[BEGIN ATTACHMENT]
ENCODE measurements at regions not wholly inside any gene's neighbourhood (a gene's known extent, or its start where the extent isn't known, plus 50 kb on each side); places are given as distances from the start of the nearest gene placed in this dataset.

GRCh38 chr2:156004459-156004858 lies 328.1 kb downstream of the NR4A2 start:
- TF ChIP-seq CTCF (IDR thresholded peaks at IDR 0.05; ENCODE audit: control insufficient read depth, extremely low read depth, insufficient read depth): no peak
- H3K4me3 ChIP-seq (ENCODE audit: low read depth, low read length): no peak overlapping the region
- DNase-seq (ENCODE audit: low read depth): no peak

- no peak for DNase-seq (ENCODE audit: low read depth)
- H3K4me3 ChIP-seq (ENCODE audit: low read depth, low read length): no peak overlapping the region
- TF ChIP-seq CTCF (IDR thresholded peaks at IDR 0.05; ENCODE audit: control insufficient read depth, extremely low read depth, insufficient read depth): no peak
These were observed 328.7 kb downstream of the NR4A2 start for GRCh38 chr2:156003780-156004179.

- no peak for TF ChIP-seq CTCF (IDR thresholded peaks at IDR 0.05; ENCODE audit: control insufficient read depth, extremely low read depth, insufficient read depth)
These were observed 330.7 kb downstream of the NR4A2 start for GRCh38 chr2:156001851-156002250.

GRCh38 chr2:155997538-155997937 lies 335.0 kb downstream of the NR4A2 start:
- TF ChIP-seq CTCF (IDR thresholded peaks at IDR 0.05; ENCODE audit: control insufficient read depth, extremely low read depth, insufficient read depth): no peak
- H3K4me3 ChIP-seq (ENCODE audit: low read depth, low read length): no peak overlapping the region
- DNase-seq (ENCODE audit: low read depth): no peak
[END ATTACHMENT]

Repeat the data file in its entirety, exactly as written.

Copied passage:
ENCODE measurements at regions not wholly inside any gene's neighbourhood (a gene's known extent, or its start where the extent isn't known, plus 50 kb on each side); places are given as distances from the start of the nearest gene placed in this dataset.

GRCh38 chr2:156004459-156004858 lies 328.1 kb downstream of the NR4A2 start:
- TF ChIP-seq CTCF (IDR thresholded peaks at IDR 0.05; ENCODE audit: control insufficient read depth, extremely low read depth, insufficient read depth): no peak
- H3K4me3 ChIP-seq (ENCODE audit: low read depth, low read length): no peak overlapping the region
- DNase-seq (ENCODE audit: low read depth): no peak

- no peak for DNase-seq (ENCODE audit: low read depth)
- H3K4me3 ChIP-seq (ENCODE audit: low read depth, low read length): no peak overlapping the region
- TF ChIP-seq CTCF (IDR thresholded peaks at IDR 0.05; ENCODE audit: control insufficient read depth, extremely low read depth, insufficient read depth): no peak
These were observed 328.7 kb downstream of the NR4A2 start for GRCh38 chr2:156003780-156004179.

- no peak for TF ChIP-seq CTCF (IDR thresholded peaks at IDR 0.05; ENCODE audit: control insufficient read depth, extremely low read depth, insufficient read depth)
These were observed 330.7 kb downstream of the NR4A2 start for GRCh38 chr2:156001851-156002250.

GRCh38 chr2:155997538-155997937 lies 335.0 kb downstream of the NR4A2 start:
- TF ChIP-seq CTCF (IDR thresholded peaks at IDR 0.05; ENCODE audit: control insufficient read depth, extremely low read depth, insufficient read depth): no peak
- H3K4me3 ChIP-seq (ENCODE audit: low read depth, low read length): no peak overlapping the region
- DNase-seq (ENCODE audit: low read depth): no peak